The Pope avoided the most explicitly political words at Mass; he reserved them for the closing speech of the Mediterranean Meetings, hours before. There he spoke of the Mediterranean, "burial" of some 2,500 migrants so far this year, "a cry of pain," he said, "that resonates more than any other and that transforms the mare nostrum into mare mortuum; the Mediterranean, cradle of civilization and tomb of dignity". He spoke of Europe, where "opulence, consumerism and waste reign", where there are politicians who feed the fear of the "invasion" of the helpless, where "archaic and bellicose nationalisms" threaten common humanity.
"France does not have to be ashamed for what it does: it is a country of welcome and integration," said a source from the Elysee after the half-hour meeting between the pope and Macron, who requested anonymity. The third message – after the Mediterranean and Europe – was addressed specifically to France, the country he was both visiting and not officially visiting. It is a country in which revelations of child abuse have left the institution touched. The temples are emptying and there are crises of vocations.
"It's true, in church you see a lot of old people, and it's a shame," said Nicolas, a Marseille political science student. At the entrance to the Velodrome, Nicolas comments on the Pope's position on immigration: "It is a message of tolerance, but we must differentiate the church from politics." It is no small thing, in this country that strictly separates the State and religions. Before the representatives of this Republic that demands that everyone, profess whatever religion and of whatever origin, respect for secularism, and that prohibits the veil in schools or, for a few weeks, also the abaya or Arab tunic, Francis wanted to distinguish between integration and assimilation. The first, according to this view, is voluntary; the second, forced; the first respects difference; the second standardizes. Integration, he explained, "prepares the future that, whether we like it or not, we will all do together. Or it won't be done." Assimilation, on the other hand, "does not take into account differences and is rigid in its paradigms," and "provokes ghettoization, which causes hostility and intolerance."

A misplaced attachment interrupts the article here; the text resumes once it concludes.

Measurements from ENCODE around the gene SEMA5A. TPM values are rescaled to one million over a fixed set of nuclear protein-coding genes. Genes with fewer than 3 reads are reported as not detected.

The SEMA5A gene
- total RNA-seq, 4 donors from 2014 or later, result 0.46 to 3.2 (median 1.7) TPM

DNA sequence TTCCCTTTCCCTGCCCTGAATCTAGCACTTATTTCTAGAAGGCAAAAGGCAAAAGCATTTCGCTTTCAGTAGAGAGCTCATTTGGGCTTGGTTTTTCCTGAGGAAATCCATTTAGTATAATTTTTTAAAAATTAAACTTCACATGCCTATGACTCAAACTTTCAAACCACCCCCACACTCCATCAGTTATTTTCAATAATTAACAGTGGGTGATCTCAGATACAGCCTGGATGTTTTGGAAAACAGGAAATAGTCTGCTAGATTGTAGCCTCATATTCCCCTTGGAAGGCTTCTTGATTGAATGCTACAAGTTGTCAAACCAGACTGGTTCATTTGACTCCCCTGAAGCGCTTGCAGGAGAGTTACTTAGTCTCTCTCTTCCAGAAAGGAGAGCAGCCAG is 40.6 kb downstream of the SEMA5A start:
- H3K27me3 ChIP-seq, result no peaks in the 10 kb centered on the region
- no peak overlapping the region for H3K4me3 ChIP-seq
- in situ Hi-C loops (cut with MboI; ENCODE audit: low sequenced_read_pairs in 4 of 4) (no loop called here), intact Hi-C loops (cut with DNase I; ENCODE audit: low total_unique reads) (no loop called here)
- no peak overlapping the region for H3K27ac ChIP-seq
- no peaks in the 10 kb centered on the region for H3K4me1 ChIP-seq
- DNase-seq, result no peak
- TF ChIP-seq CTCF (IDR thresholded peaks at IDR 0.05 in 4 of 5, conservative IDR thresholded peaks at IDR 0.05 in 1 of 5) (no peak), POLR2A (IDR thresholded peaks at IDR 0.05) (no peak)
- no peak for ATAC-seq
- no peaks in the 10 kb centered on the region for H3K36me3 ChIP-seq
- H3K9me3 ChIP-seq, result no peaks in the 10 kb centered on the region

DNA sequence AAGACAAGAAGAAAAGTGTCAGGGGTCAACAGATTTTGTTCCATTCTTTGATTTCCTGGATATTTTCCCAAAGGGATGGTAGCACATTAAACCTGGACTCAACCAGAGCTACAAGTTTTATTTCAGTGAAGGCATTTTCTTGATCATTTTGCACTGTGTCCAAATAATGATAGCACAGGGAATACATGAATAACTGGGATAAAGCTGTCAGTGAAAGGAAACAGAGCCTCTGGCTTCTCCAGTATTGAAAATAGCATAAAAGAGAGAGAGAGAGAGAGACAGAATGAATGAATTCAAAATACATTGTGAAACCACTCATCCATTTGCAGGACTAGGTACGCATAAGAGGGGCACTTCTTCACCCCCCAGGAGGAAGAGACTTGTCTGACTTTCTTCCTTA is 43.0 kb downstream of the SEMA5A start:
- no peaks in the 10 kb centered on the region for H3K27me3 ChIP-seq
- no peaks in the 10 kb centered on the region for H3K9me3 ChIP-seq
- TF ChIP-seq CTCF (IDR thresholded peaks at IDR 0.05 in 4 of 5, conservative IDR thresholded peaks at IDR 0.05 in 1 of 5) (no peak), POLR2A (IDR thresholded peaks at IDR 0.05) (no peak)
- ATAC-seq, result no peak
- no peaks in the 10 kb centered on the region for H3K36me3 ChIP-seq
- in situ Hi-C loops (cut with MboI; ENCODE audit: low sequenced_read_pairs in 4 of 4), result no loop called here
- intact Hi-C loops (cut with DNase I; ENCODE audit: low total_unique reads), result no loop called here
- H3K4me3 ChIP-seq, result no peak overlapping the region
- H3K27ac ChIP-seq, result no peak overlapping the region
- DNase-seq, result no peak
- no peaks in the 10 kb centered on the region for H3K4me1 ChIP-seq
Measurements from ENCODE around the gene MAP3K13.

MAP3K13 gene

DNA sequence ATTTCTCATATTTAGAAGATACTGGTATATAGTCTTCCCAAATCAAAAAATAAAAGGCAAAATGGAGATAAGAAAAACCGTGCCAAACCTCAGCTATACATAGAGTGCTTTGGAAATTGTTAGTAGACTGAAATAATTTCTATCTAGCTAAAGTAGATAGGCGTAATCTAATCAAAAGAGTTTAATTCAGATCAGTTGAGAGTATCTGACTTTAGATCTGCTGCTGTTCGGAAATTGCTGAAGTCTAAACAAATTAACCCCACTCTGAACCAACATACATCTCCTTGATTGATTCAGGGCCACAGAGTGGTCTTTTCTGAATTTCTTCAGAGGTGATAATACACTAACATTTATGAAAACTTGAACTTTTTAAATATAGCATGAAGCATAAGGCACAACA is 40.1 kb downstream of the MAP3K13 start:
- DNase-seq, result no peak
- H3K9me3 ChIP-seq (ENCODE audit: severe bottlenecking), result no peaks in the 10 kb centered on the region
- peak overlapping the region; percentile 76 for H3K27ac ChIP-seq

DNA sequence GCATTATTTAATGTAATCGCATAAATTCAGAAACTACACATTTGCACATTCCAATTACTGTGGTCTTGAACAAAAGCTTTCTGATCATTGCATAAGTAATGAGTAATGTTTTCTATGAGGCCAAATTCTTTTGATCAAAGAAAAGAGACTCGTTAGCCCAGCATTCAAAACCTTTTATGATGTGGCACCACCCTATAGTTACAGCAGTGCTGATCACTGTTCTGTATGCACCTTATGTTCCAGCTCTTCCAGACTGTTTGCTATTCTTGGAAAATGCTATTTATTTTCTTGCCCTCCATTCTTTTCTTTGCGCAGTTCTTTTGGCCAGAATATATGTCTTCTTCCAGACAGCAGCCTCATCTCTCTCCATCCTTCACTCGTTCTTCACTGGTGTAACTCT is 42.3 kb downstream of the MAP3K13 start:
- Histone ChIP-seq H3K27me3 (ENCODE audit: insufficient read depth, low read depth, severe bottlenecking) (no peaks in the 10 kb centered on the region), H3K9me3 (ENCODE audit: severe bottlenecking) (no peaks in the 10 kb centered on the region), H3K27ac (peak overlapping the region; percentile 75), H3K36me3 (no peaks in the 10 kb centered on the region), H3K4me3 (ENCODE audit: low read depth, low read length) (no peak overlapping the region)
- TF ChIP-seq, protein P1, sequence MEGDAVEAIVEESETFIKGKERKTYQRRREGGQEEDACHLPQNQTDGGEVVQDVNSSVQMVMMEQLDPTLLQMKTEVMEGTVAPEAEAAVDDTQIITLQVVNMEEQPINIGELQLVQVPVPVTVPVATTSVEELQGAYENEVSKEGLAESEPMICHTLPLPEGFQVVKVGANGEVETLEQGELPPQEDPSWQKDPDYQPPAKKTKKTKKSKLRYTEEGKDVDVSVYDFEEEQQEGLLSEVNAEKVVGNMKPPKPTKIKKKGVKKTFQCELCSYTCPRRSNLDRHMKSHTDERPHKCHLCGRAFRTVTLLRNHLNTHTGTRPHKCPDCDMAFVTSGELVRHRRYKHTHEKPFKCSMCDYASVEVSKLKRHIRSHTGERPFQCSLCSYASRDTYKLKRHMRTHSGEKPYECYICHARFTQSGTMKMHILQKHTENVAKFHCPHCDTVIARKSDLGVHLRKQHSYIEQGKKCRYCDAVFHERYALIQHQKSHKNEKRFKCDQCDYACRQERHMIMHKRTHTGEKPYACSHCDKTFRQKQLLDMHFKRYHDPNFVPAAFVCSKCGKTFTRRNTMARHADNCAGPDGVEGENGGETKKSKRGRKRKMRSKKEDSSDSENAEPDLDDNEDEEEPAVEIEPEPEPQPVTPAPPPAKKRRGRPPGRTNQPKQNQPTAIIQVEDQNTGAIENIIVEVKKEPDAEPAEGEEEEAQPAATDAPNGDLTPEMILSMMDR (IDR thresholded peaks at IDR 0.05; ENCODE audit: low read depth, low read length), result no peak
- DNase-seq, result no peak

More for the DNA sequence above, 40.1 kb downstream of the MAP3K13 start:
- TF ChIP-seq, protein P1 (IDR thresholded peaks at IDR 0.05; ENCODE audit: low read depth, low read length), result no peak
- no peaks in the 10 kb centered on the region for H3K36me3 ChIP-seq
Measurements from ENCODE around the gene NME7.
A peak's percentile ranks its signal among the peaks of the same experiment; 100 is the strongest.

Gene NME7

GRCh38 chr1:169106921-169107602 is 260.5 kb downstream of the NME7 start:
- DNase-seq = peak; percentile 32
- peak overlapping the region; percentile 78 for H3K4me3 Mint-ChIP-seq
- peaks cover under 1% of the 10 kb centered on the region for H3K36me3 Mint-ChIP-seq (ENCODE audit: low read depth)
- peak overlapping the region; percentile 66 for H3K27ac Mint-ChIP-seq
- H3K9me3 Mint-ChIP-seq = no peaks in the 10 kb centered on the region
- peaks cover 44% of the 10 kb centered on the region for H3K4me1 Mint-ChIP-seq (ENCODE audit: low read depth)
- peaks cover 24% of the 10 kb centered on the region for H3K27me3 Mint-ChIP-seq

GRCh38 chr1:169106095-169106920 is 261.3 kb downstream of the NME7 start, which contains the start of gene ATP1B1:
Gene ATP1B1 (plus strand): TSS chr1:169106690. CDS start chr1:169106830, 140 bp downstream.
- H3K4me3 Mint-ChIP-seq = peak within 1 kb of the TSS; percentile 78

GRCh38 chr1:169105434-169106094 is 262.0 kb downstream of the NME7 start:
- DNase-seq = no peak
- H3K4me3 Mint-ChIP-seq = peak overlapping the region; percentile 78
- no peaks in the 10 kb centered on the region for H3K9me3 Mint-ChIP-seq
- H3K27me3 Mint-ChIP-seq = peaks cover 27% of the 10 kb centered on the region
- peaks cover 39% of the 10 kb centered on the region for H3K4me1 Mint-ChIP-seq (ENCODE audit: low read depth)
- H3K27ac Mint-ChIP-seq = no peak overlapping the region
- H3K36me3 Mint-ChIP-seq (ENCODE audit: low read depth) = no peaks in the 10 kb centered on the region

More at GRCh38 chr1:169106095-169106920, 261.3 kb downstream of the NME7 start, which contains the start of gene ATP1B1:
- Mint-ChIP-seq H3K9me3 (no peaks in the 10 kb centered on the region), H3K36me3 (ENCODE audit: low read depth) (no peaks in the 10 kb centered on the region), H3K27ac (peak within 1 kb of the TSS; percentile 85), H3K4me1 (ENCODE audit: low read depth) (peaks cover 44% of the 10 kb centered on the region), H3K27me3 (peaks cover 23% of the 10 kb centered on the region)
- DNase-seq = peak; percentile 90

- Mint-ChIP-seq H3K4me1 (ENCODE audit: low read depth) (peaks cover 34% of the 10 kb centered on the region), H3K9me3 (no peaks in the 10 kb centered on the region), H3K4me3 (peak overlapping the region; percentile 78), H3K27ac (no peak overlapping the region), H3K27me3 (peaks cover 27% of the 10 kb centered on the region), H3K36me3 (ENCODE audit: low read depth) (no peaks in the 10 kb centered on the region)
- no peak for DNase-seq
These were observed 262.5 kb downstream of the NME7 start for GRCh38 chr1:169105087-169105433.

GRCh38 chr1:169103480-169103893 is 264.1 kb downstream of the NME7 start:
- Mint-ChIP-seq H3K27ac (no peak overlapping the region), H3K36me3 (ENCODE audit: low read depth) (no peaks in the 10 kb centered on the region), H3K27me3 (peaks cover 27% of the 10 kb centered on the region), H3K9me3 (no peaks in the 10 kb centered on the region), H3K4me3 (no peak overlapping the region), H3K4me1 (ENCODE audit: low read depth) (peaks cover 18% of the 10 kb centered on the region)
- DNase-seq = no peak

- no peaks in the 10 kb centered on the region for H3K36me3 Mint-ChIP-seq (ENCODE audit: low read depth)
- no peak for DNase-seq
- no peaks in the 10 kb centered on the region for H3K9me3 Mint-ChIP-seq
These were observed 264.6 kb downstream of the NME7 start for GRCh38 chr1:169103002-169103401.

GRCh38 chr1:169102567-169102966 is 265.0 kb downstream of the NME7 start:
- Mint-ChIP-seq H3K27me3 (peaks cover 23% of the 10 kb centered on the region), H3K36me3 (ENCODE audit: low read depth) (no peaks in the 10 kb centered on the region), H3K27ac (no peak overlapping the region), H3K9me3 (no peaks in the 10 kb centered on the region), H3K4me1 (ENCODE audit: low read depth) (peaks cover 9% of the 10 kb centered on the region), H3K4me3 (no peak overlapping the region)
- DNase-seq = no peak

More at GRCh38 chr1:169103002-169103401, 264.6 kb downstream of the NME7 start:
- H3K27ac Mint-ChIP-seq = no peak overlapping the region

Macron, on the eve of his proposal on the regulation of the end of life or dignified death, also had to listen to some words of the Pope that sounded like a rebuke: "Who listens to the groans of isolated elderly people who, instead of feeling valued, are parked with the falsely worthy prospect of a sweet death, actually saltier than the waters of the sea?" The president — a "spiritualist agnostic," as one of his advisers once called him — did not respond.